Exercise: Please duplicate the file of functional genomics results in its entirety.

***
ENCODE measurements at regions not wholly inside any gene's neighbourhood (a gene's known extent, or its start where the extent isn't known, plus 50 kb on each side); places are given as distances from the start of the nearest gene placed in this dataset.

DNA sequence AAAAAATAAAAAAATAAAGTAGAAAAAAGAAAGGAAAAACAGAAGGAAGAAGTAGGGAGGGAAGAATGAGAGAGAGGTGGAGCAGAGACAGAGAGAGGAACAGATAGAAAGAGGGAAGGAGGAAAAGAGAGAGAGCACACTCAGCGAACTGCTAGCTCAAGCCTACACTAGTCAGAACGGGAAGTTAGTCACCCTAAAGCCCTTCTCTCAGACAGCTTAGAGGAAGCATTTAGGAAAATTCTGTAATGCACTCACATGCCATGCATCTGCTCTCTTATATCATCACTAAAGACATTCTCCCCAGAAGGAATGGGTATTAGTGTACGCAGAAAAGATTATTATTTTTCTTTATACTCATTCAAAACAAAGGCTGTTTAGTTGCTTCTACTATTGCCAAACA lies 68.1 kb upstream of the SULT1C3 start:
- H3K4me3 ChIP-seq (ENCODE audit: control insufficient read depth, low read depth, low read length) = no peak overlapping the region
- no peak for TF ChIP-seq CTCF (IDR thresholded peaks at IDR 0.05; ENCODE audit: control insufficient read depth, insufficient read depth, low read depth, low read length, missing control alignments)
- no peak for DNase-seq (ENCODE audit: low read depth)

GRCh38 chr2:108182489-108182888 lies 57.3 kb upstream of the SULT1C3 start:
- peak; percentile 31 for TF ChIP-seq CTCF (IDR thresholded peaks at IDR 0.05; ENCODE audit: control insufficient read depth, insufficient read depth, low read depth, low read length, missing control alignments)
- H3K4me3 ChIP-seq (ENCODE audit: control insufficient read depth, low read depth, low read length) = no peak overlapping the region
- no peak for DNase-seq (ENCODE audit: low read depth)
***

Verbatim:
ENCODE measurements at regions not wholly inside any gene's neighbourhood (a gene's known extent, or its start where the extent isn't known, plus 50 kb on each side); places are given as distances from the start of the nearest gene placed in this dataset.

DNA sequence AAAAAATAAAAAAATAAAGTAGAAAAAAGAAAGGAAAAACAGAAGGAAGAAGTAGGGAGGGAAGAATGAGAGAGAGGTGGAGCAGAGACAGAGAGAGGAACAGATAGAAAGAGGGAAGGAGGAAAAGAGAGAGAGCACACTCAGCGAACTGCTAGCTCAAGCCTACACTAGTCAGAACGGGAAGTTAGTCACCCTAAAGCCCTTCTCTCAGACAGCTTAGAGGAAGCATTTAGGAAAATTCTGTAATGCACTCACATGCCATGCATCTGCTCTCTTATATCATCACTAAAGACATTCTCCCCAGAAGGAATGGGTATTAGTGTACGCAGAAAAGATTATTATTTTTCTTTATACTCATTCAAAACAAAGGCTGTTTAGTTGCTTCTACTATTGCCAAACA lies 68.1 kb upstream of the SULT1C3 start:
- H3K4me3 ChIP-seq (ENCODE audit: control insufficient read depth, low read depth, low read length) = no peak overlapping the region
- no peak for TF ChIP-seq CTCF (IDR thresholded peaks at IDR 0.05; ENCODE audit: control insufficient read depth, insufficient read depth, low read depth, low read length, missing control alignments)
- no peak for DNase-seq (ENCODE audit: low read depth)

GRCh38 chr2:108182489-108182888 lies 57.3 kb upstream of the SULT1C3 start:
- peak; percentile 31 for TF ChIP-seq CTCF (IDR thresholded peaks at IDR 0.05; ENCODE audit: control insufficient read depth, insufficient read depth, low read depth, low read length, missing control alignments)
- H3K4me3 ChIP-seq (ENCODE audit: control insufficient read depth, low read depth, low read length) = no peak overlapping the region
- no peak for DNase-seq (ENCODE audit: low read depth)